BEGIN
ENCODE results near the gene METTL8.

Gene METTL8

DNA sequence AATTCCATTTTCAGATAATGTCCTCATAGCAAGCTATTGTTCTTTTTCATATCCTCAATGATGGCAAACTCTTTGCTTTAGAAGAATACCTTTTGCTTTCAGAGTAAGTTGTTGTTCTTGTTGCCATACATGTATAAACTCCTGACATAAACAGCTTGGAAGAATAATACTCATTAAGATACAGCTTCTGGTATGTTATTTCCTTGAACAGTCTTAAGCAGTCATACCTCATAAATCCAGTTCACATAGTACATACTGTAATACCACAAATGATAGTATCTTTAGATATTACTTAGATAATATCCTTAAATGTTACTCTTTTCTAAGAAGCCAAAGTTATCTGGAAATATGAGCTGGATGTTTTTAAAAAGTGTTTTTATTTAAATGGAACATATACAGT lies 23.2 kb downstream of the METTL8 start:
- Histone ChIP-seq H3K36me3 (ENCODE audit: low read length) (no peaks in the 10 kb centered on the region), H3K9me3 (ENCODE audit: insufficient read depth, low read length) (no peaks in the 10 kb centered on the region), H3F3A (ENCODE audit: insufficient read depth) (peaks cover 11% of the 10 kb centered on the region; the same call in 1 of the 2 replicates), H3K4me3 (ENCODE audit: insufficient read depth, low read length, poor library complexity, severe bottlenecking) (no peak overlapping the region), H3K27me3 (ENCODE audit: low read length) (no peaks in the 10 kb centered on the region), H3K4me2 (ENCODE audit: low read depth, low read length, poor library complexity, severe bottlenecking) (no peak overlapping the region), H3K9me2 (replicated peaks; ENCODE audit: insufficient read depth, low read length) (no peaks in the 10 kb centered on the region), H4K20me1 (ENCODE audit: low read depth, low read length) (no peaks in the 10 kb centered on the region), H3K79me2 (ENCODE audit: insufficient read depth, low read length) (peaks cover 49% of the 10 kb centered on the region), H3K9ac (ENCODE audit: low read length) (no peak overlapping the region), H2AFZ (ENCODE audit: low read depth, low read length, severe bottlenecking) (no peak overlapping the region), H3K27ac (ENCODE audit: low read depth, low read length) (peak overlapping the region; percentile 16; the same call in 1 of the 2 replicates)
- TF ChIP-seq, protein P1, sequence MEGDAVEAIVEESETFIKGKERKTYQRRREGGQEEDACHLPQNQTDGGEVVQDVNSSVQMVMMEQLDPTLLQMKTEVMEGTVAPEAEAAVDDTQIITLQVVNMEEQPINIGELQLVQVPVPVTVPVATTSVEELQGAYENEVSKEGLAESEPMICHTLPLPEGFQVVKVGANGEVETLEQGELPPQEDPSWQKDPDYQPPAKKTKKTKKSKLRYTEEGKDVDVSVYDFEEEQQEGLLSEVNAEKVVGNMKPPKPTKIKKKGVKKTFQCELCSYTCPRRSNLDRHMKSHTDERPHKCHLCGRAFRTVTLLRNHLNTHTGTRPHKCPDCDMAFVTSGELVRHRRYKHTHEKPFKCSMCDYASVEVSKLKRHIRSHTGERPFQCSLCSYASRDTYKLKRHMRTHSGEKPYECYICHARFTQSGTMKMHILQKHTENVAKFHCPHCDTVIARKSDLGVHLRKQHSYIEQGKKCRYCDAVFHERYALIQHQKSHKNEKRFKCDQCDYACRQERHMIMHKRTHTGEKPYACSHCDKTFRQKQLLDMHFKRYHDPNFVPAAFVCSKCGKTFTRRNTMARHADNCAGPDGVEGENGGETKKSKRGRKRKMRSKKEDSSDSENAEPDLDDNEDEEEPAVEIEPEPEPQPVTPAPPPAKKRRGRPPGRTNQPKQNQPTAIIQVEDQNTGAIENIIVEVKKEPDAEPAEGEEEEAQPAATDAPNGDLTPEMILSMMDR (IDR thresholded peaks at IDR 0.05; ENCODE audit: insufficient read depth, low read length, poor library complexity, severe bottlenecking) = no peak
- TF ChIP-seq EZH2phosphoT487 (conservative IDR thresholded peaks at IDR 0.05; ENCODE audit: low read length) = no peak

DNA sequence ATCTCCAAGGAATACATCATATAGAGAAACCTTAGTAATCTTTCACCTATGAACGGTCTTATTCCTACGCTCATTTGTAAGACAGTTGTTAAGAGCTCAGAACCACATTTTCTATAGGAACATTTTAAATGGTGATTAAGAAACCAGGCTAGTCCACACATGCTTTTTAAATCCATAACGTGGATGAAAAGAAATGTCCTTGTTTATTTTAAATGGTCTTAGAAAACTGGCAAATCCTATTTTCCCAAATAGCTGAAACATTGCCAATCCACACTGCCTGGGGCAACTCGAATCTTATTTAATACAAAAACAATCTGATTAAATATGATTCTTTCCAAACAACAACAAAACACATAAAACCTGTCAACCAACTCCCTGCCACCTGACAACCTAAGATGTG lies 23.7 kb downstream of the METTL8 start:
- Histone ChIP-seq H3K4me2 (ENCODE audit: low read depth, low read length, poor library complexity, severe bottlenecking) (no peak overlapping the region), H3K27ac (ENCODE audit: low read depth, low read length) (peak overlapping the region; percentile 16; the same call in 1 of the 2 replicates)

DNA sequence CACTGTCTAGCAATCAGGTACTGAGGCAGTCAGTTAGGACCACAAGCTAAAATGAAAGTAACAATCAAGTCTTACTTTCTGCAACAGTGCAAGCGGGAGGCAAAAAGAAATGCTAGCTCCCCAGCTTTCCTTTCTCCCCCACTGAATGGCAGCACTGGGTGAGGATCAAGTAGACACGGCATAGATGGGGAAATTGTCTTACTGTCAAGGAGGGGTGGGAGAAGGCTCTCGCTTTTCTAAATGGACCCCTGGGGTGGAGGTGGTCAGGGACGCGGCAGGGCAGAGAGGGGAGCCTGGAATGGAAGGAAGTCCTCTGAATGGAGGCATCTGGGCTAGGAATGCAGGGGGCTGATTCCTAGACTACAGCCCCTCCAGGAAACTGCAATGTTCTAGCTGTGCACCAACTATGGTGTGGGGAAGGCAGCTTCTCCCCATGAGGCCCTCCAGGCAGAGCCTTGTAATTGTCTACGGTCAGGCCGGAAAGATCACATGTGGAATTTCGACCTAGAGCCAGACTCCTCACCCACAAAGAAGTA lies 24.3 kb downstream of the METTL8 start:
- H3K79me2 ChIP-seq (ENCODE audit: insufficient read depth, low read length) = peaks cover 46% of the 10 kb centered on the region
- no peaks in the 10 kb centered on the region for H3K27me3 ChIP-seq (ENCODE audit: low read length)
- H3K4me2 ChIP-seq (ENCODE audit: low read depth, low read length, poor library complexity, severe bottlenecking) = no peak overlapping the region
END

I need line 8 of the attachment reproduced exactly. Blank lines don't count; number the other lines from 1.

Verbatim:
- Histone ChIP-seq H3K4me2 (ENCODE audit: low read depth, low read length, poor library complexity, severe bottlenecking) (no peak overlapping the region), H3K27ac (ENCODE audit: low read depth, low read length) (peak overlapping the region; percentile 16; the same call in 1 of the 2 replicates)